able to reason.

Imagination and Understanding

It is clear now, that there are (at least) two different kinds of reasoning skills that we use and can develop. Without going into great detail about what the imagination can do in conjunction with this, I will say that the imagination plays a very important role in narrative reasoning and narrative meaning construction. Narrative reasoning and the capacity to imagine are mutually dependent and both should begin to develop at an early age.

Imagination can help to facilitate causal judgments about how things might have turned out differently. use this kind of speculation, as do philosophers with our thought experiments. In a much more mundane sense, we do this in our everyday lives. This is, in 15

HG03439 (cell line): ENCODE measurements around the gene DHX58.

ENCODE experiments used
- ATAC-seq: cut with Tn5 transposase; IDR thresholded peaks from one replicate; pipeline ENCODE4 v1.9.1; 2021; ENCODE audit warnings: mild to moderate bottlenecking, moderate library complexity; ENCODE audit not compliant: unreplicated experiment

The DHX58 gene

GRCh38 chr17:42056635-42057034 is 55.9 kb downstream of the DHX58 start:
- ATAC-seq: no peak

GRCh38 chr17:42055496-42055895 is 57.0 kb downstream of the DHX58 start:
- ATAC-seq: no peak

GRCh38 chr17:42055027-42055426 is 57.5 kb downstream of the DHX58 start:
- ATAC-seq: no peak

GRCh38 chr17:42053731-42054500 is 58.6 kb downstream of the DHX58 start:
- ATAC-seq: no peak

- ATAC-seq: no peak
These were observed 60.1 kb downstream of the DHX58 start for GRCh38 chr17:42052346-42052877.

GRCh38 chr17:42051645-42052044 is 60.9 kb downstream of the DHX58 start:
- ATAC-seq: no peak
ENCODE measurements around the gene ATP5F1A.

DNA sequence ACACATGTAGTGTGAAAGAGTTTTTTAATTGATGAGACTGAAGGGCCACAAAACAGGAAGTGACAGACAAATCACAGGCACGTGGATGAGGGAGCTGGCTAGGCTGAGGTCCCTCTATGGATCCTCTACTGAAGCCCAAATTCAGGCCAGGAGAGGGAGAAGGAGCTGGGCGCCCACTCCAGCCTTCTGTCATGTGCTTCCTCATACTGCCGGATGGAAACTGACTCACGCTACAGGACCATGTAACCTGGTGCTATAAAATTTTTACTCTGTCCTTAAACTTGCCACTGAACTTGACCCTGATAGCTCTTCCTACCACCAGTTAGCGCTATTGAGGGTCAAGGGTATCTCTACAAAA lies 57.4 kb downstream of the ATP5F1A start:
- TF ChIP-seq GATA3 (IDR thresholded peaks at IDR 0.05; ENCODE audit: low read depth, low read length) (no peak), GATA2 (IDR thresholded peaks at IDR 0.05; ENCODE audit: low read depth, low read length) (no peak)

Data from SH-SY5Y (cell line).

fact, how we can learn from our mistakes; we identify what when wrong and then imagine

alternate ways things could have turned out and what we could have done or said differently

to make those alternatives happen.

Utilizing our imaginations requires more than just discursive reasoning. Psychologist

Paul Harris explains “there is a great deal of work showing that when adults listen to a

narrative they build in their ’s eye, so to speak, a or a model of the

situation that is being described and of the events that unfold. And it is that mental model

that they retain over a long period of time rather than the particular words.”26 We tend to

keep the gist of the story,27 in what Daniel Dennett might call the Cartesian Theater,28 as